Normally, Canada's central bank moves in tandem with the Fed, given our interlaced economies. But this time it's different.
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Canada is not enjoying the sort of recovery going on in the States. Unemployment is much higher here.
By the most common definition, Canada went into recession this year, though growth is uneven as you move across the country.
At the same time, if anyone is more addicted to cheap money than Americans, it's Canadians.
Canadian personal debt is at nosebleed levels, and people are stretched to the very limit to make mortgage payments in the madness of the Vancouver and Toronto housing markets. Even a mild uptick in rates could be ruinous for many.
If Poloz does not match any rise in U.S. rates, the Canadian dollar would likely tank even further, inevitably making life more expensive for Canadians.
Low interest rates help borrowers, yes. But endless low rates rob senior citizens and retirees, many of whom are done borrowing, of a decent return on their savings.
It's a tough call. But so far, Poloz has stuck to a stimulative policy, the classic solution in a time of sluggish growth and excess capacity.
Not the current federal government, though.
In order to be able to declare that he has finally run a surplus, which it turns out he did last fiscal year, Harper has effectively begun a government austerity program.
It's known as "lapsed spending." The government discourages federal departments from spending the money it allocated to them in the budget, obliging them instead to return $9 billion last year to general revenues.
In other words, the Conservative government has cut government spending during a stagnant, if not recessionary economy.
In fact, Harper's obsession with running surpluses (perhaps understandable after six consecutive deficits) is probably at least one reason Poloz has to keep interest rates where they are.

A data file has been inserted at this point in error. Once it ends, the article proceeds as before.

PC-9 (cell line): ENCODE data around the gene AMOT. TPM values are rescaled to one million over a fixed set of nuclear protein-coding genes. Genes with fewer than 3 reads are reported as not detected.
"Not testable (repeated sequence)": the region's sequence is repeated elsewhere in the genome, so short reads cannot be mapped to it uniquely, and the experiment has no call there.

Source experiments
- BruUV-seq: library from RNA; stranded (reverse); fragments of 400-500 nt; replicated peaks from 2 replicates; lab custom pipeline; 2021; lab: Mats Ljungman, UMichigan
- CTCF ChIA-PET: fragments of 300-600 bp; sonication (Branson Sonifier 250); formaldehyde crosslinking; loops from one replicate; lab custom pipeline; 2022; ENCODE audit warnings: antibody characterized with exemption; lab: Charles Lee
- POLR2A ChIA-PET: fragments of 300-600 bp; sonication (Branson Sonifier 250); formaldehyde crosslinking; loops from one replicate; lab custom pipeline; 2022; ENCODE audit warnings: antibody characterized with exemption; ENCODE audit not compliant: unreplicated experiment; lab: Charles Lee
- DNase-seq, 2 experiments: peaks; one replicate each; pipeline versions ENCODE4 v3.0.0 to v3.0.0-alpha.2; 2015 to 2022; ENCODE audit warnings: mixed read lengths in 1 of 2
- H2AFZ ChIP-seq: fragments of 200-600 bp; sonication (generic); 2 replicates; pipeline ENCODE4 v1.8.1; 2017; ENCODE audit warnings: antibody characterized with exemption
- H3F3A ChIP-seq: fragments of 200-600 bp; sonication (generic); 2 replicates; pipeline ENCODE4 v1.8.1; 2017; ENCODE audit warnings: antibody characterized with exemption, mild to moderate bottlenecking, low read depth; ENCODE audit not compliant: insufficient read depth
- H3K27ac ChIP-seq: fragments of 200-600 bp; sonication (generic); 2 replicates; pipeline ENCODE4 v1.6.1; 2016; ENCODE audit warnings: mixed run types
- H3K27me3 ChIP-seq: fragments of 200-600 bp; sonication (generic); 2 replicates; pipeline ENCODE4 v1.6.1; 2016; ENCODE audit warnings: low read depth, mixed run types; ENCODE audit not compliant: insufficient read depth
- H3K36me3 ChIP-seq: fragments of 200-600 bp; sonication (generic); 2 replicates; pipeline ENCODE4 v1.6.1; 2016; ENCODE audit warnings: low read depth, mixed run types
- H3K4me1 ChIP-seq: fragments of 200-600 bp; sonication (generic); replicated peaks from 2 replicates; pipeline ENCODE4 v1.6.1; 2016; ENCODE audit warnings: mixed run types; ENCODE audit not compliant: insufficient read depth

"Poloz has his foot on the accelerator, because Harper has his foot on the brake," says Prof. Christopher Ragan, a specialist in monetary policy at McGill University.
"From an economic point of view," says Ragan, running a surplus at a time like this in order to make a political statement "is exactly the wrong thing to be doing."
The leader of the NDP, by the way, says he would pursue exactly the same endgame as Harper: running a surplus, even if the economy doesn't pick up.
Pulling in the other direction from the Bank of Canada, which is legally mandated to keep inflation low and the economy stable, wouldn't appear to make much sense for our would-be political leaders.
It would have been interesting to hear Harper and Mulcair explain last night why they think that is good policy. But it went undiscussed. (To be fair, no one asked them.)
It would also have been good to hear what the three main party leaders think about where interest rates ought to go in this country, given how crucial the question is to so many Canadians.
The decision won't be up to any of them, and that is maybe a good thing. But you'd think a federal government should be working in tandem with its central bank.